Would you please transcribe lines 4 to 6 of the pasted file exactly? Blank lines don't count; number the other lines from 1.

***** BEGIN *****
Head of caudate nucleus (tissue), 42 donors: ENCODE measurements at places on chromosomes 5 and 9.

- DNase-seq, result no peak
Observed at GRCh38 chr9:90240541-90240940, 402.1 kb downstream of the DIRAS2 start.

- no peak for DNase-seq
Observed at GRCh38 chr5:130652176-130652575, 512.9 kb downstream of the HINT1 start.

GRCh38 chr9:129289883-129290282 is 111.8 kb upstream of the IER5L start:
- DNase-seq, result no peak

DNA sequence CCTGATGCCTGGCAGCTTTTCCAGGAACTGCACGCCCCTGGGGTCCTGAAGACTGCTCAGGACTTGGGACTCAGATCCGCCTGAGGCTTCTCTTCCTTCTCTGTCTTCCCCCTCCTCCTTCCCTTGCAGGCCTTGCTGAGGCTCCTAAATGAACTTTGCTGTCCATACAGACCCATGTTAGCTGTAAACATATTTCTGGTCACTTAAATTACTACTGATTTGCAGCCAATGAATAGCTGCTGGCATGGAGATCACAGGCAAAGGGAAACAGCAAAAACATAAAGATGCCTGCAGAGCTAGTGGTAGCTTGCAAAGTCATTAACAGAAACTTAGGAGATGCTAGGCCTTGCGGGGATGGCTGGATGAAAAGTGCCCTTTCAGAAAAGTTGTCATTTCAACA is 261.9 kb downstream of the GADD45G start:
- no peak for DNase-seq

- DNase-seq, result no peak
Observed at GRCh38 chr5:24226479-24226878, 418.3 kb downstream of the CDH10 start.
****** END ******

- no peak for DNase-seq
Observed at GRCh38 chr5:130652176-130652575, 512.9 kb downstream of the HINT1 start.

GRCh38 chr9:129289883-129290282 is 111.8 kb upstream of the IER5L start: